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Monica Ortendahl, James Fries
Med Sci Monit 2005; 11(8): RA253-256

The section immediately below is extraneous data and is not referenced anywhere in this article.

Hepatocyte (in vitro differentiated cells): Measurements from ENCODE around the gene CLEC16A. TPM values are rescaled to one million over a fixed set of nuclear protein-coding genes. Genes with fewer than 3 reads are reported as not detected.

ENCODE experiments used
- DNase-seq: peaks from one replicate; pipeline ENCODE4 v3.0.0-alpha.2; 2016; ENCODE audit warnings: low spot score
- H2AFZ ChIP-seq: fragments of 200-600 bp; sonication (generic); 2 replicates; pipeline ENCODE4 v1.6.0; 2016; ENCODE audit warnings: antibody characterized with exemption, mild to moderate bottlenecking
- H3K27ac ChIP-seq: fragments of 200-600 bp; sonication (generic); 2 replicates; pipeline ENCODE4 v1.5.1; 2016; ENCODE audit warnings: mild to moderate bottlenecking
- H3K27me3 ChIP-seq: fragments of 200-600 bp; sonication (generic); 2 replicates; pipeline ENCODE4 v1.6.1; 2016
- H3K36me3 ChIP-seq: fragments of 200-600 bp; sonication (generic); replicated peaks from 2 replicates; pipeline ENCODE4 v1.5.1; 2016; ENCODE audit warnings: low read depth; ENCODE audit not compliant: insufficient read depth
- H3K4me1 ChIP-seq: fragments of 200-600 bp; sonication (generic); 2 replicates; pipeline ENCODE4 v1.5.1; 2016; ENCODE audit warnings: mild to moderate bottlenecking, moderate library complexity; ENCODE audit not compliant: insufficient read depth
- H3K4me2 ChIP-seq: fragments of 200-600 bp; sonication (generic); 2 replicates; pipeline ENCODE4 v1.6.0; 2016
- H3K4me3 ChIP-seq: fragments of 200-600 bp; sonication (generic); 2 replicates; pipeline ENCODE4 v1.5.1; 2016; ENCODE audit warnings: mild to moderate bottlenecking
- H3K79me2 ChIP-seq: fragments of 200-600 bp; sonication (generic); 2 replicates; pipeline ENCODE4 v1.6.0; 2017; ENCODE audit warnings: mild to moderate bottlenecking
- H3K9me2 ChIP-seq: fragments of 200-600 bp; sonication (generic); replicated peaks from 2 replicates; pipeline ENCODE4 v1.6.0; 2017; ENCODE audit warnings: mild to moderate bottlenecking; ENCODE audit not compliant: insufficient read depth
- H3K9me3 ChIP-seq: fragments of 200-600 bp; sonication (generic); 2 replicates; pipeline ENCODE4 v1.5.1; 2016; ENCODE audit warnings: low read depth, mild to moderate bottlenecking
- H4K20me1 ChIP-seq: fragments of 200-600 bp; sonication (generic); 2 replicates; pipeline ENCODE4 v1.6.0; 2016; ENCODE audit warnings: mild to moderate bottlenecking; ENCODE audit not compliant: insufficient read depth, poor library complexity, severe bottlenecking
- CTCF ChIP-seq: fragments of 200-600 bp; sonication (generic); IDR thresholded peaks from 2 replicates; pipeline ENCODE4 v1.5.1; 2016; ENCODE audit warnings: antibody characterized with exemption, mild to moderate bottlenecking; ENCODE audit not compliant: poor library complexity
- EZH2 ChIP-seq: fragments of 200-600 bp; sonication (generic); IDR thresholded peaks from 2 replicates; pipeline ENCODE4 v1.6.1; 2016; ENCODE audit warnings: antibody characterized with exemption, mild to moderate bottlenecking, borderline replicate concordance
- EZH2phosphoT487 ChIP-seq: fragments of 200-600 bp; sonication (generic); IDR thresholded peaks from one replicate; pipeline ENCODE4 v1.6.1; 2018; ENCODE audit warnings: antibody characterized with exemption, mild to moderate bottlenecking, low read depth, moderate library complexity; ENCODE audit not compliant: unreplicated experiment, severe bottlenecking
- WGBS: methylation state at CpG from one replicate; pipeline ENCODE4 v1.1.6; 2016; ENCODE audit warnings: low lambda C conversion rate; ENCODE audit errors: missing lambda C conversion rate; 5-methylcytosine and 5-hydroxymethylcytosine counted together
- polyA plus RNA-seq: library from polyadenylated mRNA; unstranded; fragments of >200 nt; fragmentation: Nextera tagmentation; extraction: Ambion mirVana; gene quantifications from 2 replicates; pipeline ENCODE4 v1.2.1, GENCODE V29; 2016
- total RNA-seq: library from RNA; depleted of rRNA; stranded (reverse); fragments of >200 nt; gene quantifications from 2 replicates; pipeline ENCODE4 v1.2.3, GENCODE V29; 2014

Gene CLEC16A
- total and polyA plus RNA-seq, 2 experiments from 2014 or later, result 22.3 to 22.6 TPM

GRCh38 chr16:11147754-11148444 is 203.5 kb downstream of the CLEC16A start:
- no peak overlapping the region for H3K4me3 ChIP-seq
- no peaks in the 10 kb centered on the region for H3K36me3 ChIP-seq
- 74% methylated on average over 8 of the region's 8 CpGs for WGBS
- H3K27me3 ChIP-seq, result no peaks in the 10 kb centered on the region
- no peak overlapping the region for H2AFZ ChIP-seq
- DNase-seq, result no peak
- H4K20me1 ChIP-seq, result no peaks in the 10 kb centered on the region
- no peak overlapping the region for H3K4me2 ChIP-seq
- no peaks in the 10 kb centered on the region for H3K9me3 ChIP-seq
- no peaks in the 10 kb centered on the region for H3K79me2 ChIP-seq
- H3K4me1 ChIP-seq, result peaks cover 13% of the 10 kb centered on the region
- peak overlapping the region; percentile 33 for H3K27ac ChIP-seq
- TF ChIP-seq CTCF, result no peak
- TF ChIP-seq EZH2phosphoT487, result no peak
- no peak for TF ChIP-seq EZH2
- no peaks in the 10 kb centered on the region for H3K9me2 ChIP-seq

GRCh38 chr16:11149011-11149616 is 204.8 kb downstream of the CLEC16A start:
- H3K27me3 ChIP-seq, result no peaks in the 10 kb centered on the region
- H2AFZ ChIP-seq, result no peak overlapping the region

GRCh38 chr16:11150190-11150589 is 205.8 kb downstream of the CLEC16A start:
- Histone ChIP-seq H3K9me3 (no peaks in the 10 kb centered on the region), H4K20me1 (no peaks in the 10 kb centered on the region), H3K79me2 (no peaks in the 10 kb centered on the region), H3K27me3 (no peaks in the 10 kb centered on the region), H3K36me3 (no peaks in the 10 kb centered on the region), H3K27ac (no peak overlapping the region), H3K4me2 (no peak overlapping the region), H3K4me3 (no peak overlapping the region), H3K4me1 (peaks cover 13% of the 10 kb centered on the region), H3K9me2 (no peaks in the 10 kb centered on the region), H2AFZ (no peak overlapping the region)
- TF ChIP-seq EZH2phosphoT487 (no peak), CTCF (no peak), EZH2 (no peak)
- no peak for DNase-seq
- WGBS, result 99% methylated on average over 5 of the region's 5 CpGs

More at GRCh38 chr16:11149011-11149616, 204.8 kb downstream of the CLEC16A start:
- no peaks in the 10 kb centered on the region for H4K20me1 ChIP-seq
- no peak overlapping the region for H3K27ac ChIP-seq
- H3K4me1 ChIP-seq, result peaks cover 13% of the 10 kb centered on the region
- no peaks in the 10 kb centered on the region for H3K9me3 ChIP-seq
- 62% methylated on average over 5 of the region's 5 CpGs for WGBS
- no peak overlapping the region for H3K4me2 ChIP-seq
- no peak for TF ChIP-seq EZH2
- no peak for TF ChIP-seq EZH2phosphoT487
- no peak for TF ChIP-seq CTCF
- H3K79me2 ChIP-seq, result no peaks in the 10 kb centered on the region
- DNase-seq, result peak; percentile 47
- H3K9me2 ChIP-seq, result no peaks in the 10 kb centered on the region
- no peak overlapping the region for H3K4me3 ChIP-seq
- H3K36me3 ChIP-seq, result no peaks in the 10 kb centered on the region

Time discounting processes and their effects are increasingly taken intoaccount in health-related decisions. Because these effects have a potentially large impact the characteristicsof discounting should also be taken into consideration when framing health messages. Research on therelationship between time and health is discussed with a special focus on discounting biases. The criteriafor selection of articles were potential practical application when formulating health messages. Timediscounting processes vary with individuals and contexts. Therefore, no single model is expected to describediscounting processes completely. Discounting biases appear more prevalent in health decisions than ineconomic decisions, even when health and monetary outcomes are matched for utility. Research on decision-makingunder conditions of uncertainty has documented numerous anomalies of expected utility. Analysis on theanomalies related to intertemporal choice and discounted utility (DU) include the magnitude effect, dynamicinconsistency effect, instant endowment, status quo bias, and sequence effect. Discounting biases inthe formulation of preventive health messages are important. The desire for behavioral change in theseprograms would benefit from considering the psychological factor of discounting. Framing health messagesin terms of large, important outcomes or long delays should induce lower implicit discount rates. Framinghealth messages as losses rather than gains, or as involving a series of outcomes rather than individualoutcomes, might similarly lower the implicit discount rate used.